Materials and Methods
- Microorganism and Culture Condition
The filamentous fungus Rhizopus microsporus var. microsporus was isolated from Brazilian soil, identified by the Laboratory of Microbiology from the Federal University of Pernambuco, Brazil, and deposited in the Laboratory of Microbiology of the Faculdade de Filosofia, Ciências e Letras de Ribeirão Preto from the University of São Paulo, Brazil. The microorganism was maintained on slants of PDA medium (Acumedia, Lansing, MI, USA) at 30℃ for 7 days, and then stored at 4℃.
The R. microsporus var. microsporus biofilms were developed on polyethylene inert supports (2.0 × 2.0 cm) previously washed with detergent and distilled water, and then sterilized under UV radiation. The sterilized supports were immersed in an aqueous spore suspension (10 6 spores/ml) at 30℃ under agitation (50 rpm) for 2 h for spore adhesion to the support. The supports were then rinsed twice with distilled water for 30 min under agitation (50 rpm) in order to remove the unadhered spores. The supports with adhered spores were transferred to 250 ml Erlenmeyer flasks containing 50 ml of Vogel medium [38] with different agroindustrial products (soya mince, rye flower, sugarcane bagasse, wheat bran, and orange peel) and sugars (fructose, galactose, glucose, maltose, and sucrose) as carbon sources, pH 6.0, and previously autoclaved at 121℃, 1.5 atm for 30 min. The cultures were maintained at 30℃ under agitation (50 rpm) for 48 h. The media values obtained were compared using the Tukey test with the p value fixed at 0.05.
- Determination of Phytase Activity and Protein Quantification
After cultivation, the biofilm was removed and the cell-free extracellular extract containing phytase was obtained, dialyzed overnight at 4℃ against distilled water, and used for the enzyme activity assay. The phytase activity was assayed according to Gulati et al . [9] with modifications. The reaction mixture was 50 μl of enzyme sample incubated with 50 μl of 1% (w/v) phytic acid (dodecasodium salt; Sigma) in 0.2 M sodium acetate buffer, pH 4.5. After 30 min, the reaction was stopped by the addition of 100 μl of 15% TCA (trichloroacetic acid) and 300 μl of distilled water was added in each test tube. Then 0.9 μl of the chromogenic reagent (0.76 M sulfuric acid, 10% ascorbic acid, and 2.5% ammonium molybdate; 3:1:0.5 (v/v/v)) was added and the tubes were incubated at 50℃ for 20 min. The absorbance was taken at 820 nm. Controls without addition of enzyme were included to estimate the non-enzymatic hydrolysis of the substrate. One unit of enzyme activity was defined and expressed as the amount of enzyme that releases 1 μmol of phytate per minute under the assay conditions. The spray-dried phytase activity was determined in the same conditions, but using the powder diluted in 0.5 M sodium acetate buffer at pH 4.0, taking into account the residual solids present in the soluble extract.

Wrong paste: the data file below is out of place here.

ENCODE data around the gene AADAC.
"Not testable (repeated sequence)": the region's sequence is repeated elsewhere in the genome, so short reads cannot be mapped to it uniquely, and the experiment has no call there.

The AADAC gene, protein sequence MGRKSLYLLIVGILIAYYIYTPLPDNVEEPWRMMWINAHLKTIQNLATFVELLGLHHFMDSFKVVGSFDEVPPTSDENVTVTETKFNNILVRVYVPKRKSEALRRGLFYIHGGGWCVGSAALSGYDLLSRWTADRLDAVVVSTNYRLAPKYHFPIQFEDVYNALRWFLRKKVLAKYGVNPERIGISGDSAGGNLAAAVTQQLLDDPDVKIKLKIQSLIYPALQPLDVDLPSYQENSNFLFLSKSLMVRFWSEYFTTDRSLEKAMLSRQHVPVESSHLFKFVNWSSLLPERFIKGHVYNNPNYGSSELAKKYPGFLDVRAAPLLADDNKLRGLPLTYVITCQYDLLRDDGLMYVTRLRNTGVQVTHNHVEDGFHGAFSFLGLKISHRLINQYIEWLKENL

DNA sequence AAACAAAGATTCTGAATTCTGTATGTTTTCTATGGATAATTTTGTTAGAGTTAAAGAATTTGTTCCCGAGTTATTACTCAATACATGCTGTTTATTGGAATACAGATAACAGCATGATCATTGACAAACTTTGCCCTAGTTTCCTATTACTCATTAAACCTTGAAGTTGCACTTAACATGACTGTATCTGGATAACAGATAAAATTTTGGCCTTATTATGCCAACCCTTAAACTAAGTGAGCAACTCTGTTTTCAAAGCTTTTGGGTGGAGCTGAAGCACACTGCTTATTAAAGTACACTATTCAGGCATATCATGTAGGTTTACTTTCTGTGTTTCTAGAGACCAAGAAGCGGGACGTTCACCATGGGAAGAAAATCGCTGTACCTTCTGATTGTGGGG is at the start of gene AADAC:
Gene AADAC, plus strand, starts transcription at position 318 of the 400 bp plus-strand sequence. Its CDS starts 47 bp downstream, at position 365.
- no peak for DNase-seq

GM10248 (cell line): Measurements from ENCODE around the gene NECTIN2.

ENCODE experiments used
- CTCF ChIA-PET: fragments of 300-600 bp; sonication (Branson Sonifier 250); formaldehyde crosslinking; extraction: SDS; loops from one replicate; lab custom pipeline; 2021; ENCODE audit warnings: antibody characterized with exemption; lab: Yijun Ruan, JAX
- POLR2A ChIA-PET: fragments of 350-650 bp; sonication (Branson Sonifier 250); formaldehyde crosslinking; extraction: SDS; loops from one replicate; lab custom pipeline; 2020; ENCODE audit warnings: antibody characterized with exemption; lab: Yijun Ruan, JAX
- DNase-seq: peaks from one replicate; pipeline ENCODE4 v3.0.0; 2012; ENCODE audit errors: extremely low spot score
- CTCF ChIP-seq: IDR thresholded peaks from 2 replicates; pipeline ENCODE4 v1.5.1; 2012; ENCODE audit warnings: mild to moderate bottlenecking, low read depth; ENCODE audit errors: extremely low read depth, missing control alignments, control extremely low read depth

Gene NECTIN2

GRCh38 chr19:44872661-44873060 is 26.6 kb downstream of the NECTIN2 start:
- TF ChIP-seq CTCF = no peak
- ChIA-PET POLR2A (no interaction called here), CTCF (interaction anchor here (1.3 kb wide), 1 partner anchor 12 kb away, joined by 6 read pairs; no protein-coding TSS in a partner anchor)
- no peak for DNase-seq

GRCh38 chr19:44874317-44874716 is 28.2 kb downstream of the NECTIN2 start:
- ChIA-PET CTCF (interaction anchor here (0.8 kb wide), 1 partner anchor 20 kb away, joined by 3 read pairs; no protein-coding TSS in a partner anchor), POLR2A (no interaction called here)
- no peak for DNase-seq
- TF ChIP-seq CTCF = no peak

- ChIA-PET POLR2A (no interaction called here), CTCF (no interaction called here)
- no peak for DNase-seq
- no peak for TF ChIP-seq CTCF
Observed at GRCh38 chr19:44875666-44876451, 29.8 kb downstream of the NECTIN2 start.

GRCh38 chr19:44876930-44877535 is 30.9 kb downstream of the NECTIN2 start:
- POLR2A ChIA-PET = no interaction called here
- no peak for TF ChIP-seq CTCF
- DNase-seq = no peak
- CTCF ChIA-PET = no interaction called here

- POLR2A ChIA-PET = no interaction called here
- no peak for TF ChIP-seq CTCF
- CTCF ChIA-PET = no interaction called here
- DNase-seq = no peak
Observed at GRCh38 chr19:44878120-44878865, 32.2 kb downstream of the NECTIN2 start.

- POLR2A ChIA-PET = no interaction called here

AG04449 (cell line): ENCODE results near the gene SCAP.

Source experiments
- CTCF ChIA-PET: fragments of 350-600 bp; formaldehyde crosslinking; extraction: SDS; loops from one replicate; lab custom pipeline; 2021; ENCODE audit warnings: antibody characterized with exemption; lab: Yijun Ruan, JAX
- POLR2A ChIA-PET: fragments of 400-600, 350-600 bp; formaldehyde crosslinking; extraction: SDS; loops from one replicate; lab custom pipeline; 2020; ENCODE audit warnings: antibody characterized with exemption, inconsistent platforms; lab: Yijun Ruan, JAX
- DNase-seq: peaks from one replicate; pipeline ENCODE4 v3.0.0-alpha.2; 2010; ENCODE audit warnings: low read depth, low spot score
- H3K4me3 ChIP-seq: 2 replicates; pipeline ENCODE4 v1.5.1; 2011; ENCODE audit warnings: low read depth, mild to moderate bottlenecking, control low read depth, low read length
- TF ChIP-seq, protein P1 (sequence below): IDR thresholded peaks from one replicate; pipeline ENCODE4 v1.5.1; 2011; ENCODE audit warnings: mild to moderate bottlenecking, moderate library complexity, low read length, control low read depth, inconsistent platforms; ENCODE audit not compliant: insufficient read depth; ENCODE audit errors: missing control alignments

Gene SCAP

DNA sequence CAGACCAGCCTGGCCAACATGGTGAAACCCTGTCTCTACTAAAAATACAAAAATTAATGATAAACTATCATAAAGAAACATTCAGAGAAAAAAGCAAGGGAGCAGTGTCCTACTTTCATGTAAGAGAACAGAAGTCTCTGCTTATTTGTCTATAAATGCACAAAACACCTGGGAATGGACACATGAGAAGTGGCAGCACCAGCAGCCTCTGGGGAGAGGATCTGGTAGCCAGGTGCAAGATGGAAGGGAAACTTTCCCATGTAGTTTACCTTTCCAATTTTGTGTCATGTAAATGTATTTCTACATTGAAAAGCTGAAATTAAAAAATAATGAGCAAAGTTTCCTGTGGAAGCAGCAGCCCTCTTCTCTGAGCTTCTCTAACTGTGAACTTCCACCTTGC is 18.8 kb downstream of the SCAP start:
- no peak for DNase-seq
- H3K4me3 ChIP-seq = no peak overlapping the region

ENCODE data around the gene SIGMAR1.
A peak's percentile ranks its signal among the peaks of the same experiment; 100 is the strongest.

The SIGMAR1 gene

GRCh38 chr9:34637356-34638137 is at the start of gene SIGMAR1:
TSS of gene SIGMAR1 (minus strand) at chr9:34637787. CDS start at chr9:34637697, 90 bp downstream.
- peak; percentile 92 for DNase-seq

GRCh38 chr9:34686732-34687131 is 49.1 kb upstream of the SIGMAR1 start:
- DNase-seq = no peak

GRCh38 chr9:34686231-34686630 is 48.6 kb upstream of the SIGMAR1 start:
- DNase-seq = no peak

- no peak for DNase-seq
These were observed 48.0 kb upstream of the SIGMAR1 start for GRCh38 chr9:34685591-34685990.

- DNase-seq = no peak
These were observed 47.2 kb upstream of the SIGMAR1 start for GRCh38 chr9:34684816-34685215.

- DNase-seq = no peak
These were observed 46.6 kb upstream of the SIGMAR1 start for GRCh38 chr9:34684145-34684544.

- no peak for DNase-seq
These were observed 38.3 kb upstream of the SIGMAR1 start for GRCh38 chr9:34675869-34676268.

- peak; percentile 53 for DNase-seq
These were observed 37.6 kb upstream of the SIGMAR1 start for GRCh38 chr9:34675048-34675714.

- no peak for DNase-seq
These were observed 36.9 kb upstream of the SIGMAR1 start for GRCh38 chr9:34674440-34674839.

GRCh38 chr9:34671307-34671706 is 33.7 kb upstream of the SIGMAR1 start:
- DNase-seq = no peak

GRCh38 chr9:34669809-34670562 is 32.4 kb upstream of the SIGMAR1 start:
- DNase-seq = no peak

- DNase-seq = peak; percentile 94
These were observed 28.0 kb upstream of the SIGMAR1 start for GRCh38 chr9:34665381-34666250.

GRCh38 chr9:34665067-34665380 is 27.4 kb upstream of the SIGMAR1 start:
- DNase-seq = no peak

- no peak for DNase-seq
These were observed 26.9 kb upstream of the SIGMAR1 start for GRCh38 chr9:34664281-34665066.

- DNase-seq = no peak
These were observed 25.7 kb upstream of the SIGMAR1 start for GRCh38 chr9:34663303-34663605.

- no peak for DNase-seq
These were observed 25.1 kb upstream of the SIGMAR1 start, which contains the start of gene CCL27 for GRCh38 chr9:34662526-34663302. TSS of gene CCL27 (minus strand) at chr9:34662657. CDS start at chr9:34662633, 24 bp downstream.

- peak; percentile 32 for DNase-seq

Protein content was quantified according to Bradford [1] using bovine serum albumin (BSA) as standard.
- Scanning Electron Microscopy (SEM)
The R. microsporus var. microsporus biofilm on polyethylene as an inert support obtained from the cultivation using sugarcane bagasse as carbon source was dehydrated with increasing concentrations of ethanol in water (10–90%, by volume) and finally with absolute ethanol, sprayed with colloidal gold, and submitted to SEM analysis using a Zeiss equipment EVO50 (Carl Zeiss, Oberkochen, Germany) with IXRF Systems 500 digital processing.
- Drying and Operation Conditions
Drying was conducted in a bench-top spray dryer (model SD-05; Lab-Plant, Huddersfield, UK), with a concurrent flow regime. The drying chamber had a diameter of 215 mm and a height of 500 mm. The main components of the system were a feed system for the drying gas, consisting of a blower and an air filter; a temperature control system for the drying gas; and a product collection system (cyclone). The crude extract was placed into the spray dryer through a feed system, consisting of a peristaltic pump, a two-fluid atomizer (inlet orifice diameter of 1.0 mm), and the air compressor. The feed flow rate of atomizing was 17.0 L/min at a pressure 1.5 kgf/cm 2 . The flow rate of the drying air was maintained constant at 60 m 3 /h.
The drying operation started with the injection of drying air into the SD-05 spray dryer. The air was heated at 100℃, and then the crude extract was fed at a preset flow rate (4 g/min) together with the atomizing air at a pressure of 141 kPa and flow rate of 17.0 L/min. Different proportions (2, 5, and 10% (w/v)) of the adjuvants starch, corn meal (>150 μm), soybean, corn meal (<150 μm) and maltodextrin were added to the enzymatic extract before spray drying. Measurements of the outlet gas temperature (T gs ) were taken at regular intervals to detect the moment when the dryer attained a steady state (15 min). Once steady state was attained, samples of the dried product were collected and used for physical and chemical characterization.
- Measurement of Powder Properties